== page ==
Offer a weekly or monthly service? Stripe offers subscription functionality that allows you to set up recurring payments. Customize the payment amount and frequency of each payment; Stripe can handle all manner of subscriptions, regardless of complexity. Subscriptions can be updated or changed at any point, including upgrades, downgrades, and renewals. You can even set up trial periods and coupons.
Not every business lends itself well to being an army of one; some services simply require a team to execute. For the companies that have an array of contractors, artists, or sellers, Stripe offers Connect. Your online marketplace or platform can use Connect to accept and disburse payments to your team or fleet as needed, from around the world.
All the features come together on the Dashboard, where you can keep track of everything that’s going on. Generate sales reports, search transactions, find a customer, or see which team members are beating sales goals, all in one place.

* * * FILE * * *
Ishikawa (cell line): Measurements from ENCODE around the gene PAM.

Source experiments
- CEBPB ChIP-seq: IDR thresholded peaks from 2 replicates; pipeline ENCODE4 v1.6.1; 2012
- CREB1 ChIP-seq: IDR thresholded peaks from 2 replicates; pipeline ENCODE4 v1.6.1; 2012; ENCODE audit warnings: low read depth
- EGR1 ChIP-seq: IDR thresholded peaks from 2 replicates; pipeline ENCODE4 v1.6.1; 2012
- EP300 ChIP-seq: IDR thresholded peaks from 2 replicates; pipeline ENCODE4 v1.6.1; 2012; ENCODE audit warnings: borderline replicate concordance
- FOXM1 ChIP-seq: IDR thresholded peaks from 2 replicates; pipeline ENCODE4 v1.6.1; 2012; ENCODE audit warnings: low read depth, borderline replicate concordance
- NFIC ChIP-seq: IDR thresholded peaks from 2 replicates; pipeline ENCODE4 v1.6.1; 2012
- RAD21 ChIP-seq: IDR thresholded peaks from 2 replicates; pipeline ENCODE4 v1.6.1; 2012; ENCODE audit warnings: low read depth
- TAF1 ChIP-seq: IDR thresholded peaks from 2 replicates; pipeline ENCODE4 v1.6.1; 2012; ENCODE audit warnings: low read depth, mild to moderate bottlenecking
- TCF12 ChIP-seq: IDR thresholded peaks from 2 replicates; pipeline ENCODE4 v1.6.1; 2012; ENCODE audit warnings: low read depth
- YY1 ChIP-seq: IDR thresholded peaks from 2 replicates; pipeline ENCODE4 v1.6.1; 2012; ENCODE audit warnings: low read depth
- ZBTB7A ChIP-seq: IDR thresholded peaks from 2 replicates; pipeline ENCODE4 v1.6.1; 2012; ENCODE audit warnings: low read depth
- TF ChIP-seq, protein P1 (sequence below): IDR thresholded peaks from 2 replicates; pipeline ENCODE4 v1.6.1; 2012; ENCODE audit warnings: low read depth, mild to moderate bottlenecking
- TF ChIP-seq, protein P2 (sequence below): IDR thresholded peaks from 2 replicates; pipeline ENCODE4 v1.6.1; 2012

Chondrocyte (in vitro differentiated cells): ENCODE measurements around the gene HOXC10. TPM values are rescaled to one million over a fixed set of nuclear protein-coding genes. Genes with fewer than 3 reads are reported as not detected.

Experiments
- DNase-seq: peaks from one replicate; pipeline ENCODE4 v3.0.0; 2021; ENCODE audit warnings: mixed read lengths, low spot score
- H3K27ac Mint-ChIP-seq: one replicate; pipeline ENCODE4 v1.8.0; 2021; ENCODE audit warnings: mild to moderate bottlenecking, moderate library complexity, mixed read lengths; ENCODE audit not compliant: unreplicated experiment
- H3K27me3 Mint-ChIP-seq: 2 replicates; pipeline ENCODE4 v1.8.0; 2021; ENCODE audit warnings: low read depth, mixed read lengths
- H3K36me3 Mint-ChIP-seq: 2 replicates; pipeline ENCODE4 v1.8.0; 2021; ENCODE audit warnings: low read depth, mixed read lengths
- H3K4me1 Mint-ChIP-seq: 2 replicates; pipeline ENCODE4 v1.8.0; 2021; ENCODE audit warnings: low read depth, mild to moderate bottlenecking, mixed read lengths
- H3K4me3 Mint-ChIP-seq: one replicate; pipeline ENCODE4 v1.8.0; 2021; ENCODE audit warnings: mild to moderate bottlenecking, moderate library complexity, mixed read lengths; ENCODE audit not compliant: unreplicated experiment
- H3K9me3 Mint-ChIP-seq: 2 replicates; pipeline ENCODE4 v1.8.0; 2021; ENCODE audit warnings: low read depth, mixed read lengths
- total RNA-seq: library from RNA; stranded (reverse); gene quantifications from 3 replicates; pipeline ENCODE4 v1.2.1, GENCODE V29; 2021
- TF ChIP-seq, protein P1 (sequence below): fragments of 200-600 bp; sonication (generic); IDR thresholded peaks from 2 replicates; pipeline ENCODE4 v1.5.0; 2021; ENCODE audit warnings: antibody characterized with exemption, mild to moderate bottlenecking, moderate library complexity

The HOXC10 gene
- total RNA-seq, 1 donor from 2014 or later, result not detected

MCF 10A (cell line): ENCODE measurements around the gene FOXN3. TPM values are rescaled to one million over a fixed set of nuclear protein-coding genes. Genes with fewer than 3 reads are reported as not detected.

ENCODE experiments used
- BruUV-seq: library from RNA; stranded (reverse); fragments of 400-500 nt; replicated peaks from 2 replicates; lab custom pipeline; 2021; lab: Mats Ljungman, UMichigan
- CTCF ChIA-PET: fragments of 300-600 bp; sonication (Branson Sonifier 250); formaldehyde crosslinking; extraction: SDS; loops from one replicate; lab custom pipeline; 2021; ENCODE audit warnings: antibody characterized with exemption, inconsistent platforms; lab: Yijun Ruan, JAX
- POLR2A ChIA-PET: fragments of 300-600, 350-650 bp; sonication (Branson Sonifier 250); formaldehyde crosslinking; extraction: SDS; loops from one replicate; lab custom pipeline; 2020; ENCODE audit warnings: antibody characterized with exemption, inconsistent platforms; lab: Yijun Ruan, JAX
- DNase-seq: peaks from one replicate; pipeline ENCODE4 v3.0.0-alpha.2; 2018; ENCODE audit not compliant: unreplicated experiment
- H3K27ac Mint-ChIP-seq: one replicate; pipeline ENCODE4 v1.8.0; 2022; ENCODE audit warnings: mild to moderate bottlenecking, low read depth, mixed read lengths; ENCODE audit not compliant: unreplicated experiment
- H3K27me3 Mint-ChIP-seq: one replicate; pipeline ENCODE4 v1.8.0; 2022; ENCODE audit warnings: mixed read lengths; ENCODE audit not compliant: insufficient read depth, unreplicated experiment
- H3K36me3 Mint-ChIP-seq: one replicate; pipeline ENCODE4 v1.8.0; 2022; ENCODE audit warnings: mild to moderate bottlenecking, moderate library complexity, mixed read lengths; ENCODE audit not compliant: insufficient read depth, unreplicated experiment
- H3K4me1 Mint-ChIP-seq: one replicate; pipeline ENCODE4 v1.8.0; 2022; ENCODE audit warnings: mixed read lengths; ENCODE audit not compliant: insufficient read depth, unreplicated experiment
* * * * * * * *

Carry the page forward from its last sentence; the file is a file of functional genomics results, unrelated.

Conduct Business Without Limits: More Than 135 Currencies (& Counting)
While the Stripe philosophy may seem to be all about integration on the surface — simple, fast integration to make payments easily accessible — part of the execution of that philosophy involves the broader idea of global accessibility. No matter how fast the product integrates, its usefulness can be severely limited by an inability to accept a wide range of payment types and currencies.
In an effort to maintain an unlimited, global product, Stripe not only supports eight different languages but will also accept credit and debit card payments in more than 135 different currencies, from dirhams to dollars. The foreign currency can be automatically exchanged in transit, arriving in your bank account in your preferred currency at current market rates, for a small fee.
For the digital spender, Stripe users can take payments across several digital wallet providers, including Android Pay and Apple Pay, as well as being one of the first processors to accept Bitcoin payments. Additionally, the products support payments through Alipay, the most popular payment method used in China. Alipay opens up a market of 500 million additional customers. The digital payment functionality is already built into your embedded Checkout forms, requiring no additional work to integrate, ensuring you can accept your customer’s payment, no matter how they want to pay.